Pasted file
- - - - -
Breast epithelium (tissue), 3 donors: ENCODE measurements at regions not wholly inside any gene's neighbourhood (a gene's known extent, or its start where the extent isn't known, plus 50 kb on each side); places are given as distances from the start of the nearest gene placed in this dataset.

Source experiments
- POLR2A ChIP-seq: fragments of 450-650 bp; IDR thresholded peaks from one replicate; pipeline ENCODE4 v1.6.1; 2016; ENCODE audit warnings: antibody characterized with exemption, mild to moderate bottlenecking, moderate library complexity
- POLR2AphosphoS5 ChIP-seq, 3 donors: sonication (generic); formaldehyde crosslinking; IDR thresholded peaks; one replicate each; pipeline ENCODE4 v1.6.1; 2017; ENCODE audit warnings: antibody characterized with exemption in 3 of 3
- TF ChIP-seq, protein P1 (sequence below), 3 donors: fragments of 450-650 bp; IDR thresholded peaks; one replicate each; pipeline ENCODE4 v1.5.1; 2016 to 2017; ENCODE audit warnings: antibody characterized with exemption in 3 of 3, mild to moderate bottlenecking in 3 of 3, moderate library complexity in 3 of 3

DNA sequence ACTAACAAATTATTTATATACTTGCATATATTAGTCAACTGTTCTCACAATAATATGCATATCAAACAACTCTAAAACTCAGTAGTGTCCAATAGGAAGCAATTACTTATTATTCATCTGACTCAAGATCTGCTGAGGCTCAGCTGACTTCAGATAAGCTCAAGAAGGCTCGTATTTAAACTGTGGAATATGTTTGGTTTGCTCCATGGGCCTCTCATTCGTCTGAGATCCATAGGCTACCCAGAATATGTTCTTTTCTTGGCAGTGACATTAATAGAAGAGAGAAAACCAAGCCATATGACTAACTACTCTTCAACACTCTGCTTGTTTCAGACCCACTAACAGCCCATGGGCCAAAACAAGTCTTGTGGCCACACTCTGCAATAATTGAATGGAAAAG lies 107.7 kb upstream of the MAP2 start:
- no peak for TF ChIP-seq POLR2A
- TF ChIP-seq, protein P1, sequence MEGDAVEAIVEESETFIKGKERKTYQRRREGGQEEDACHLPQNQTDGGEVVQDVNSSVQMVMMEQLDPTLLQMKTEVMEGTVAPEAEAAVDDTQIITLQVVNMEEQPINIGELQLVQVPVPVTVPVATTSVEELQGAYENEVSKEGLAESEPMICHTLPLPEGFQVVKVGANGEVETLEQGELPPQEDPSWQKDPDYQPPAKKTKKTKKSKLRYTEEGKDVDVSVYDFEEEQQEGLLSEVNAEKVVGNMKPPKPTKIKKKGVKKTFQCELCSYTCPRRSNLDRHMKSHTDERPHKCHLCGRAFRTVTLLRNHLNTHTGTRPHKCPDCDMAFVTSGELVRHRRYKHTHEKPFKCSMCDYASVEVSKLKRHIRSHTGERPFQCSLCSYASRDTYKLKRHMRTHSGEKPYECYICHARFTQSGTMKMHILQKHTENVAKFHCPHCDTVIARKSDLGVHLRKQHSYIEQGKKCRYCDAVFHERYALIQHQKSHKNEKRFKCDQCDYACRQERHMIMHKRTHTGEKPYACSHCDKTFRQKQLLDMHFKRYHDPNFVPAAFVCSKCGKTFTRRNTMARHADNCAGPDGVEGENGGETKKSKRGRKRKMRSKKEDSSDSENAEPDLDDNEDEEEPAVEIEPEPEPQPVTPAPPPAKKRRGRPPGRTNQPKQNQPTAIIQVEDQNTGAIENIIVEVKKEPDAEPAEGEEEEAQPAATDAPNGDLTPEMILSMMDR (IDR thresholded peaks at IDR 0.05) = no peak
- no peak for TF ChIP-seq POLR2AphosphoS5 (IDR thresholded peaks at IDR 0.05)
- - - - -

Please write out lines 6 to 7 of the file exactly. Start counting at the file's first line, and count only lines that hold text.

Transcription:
DNA sequence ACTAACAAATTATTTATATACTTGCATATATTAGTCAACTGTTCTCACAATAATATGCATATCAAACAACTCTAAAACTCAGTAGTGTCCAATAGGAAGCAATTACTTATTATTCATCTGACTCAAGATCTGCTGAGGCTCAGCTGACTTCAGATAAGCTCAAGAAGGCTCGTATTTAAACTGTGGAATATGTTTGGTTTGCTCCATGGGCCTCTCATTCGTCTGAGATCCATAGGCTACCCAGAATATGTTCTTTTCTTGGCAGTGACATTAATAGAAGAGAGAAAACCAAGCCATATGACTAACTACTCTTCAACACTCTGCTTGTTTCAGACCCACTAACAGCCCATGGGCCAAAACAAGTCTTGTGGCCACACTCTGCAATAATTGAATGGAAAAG lies 107.7 kb upstream of the MAP2 start:
- no peak for TF ChIP-seq POLR2A